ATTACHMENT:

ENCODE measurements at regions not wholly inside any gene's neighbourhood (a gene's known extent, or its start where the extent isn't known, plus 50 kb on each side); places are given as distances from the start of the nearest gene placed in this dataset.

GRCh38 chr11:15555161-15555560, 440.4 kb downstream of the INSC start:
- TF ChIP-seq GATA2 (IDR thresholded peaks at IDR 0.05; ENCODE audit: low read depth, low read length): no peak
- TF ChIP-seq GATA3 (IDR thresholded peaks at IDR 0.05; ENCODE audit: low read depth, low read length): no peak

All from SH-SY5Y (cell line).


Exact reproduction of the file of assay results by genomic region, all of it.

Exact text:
ENCODE measurements at regions not wholly inside any gene's neighbourhood (a gene's known extent, or its start where the extent isn't known, plus 50 kb on each side); places are given as distances from the start of the nearest gene placed in this dataset.

GRCh38 chr11:15555161-15555560, 440.4 kb downstream of the INSC start:
- TF ChIP-seq GATA2 (IDR thresholded peaks at IDR 0.05; ENCODE audit: low read depth, low read length): no peak
- TF ChIP-seq GATA3 (IDR thresholded peaks at IDR 0.05; ENCODE audit: low read depth, low read length): no peak

All from SH-SY5Y (cell line).